Category Archives: hoping

Sharing Space

Irritation mounts as I survey the kitchen. I was the one who asked that a milkshake be made after school. But this? Really?

It looks as if ice cream and milk were slopped into the blender and then the blender was haphazardly turned on with the top off. Yes, that must be what happened. There is a glob of melted ice cream on the floor and a puddle of it on the counter. It is hardening into a solid, sticky mess.

Clearly, someone is in the wrong, and it is not me. I am fuming inside, every ounce of irritation seeping through my pores. It feels as if my skin is on inside out. I am trying to find a way to express frustration appropriately which only has me feeling more inappropriate.

A sibling stands nearby, emptying the trash. A blanket statement is made about a family rule. The undertone is why are you surprised by this? It’s how it is. This incites me more. Really? Who made said rule and why? That is not the case! This mess is not okay.

It is hard to share space with so many other people. Even though I am one of the adults, co-partner, co-creator, co-supporter of our family structure, I can easily slip into feeling like just another one of the kids. These people who live with me, who have come from my body, who I am responsible for, are growing up and getting bigger and taking more ownership of their worlds.

This is a good thing. I am grateful for their growing independence. There are so many good things about them being able to fix their own food and pack their own lunches. Still, when I open the refrigerator to get the milk, and a misplaced jar of strawberry jam falls to the ground, and containers of leftover food totter, packed and stuffed into the wrong places, I feel smothered.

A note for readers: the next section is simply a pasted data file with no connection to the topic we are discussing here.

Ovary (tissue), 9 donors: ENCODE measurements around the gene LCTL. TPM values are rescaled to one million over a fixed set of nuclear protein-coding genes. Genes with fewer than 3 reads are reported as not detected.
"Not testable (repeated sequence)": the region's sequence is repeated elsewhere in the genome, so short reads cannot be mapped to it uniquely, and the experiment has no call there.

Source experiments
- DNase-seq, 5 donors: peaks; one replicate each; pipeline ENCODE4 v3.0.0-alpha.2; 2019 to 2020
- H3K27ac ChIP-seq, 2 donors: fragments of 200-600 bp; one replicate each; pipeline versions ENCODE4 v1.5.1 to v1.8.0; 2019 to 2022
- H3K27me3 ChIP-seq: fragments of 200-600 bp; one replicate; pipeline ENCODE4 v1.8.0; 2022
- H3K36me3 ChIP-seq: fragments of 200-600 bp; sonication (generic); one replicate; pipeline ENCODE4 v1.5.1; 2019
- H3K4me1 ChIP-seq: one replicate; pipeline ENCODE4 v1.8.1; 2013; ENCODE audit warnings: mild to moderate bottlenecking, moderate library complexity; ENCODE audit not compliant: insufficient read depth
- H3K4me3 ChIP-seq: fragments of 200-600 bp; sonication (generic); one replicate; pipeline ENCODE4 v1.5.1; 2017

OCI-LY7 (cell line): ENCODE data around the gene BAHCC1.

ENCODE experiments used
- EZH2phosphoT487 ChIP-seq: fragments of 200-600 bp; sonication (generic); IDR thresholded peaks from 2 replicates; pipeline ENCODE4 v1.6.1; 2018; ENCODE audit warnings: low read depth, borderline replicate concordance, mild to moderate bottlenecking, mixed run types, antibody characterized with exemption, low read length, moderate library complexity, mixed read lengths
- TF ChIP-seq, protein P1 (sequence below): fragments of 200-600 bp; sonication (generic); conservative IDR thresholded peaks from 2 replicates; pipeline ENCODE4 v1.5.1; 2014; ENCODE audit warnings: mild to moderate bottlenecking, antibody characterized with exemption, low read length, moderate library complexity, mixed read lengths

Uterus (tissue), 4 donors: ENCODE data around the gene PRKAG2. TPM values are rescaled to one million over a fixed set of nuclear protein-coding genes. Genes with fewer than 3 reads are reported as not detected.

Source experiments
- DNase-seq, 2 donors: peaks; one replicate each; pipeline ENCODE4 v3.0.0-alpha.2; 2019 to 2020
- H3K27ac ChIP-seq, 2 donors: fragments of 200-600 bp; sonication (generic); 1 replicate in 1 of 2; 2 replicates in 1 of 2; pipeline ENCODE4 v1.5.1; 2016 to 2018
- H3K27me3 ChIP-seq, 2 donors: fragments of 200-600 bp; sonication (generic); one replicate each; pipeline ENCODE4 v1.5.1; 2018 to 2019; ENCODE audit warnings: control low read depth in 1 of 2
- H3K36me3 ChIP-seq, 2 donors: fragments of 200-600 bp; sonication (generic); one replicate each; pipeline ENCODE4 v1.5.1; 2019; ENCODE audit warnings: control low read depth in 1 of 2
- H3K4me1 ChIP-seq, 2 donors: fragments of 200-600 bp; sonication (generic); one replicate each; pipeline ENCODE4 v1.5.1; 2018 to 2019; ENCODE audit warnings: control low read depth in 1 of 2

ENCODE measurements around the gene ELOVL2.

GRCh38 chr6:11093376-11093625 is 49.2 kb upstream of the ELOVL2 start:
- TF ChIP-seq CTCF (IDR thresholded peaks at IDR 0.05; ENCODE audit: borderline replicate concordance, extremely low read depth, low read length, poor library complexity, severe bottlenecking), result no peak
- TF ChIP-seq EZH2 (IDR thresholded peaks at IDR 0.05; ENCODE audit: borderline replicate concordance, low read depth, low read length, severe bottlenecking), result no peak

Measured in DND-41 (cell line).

Smothered and alone. The space closes in on me physically, and I can’t find a means of escape. I can’t hide the fury. It won’t stuff back down to its usual place. Escape. Hide. Stuff. These survival strategies are familiar.

I pace to the TV room, just off of the kitchen, trying to sort out all that is stirring inside, trying to justify my anger. The deep breaths I take begin to calm me. I do not need to offload on my children. They do not need to pay for or contain my strong feelings. We can sort through what I am experiencing without me assigning blame.

It takes courage to re-enter and re-engage the sticky scene in a different way, to name and own my strong feelings. It is unfamiliar and feels clumsy. I risk stepping into our shared space and naming how it feels. I choose to let my child really see me own my uncertainty. Grace and hope pour down on the room. Spirits lift. Hope returns, and the moment is redeemed.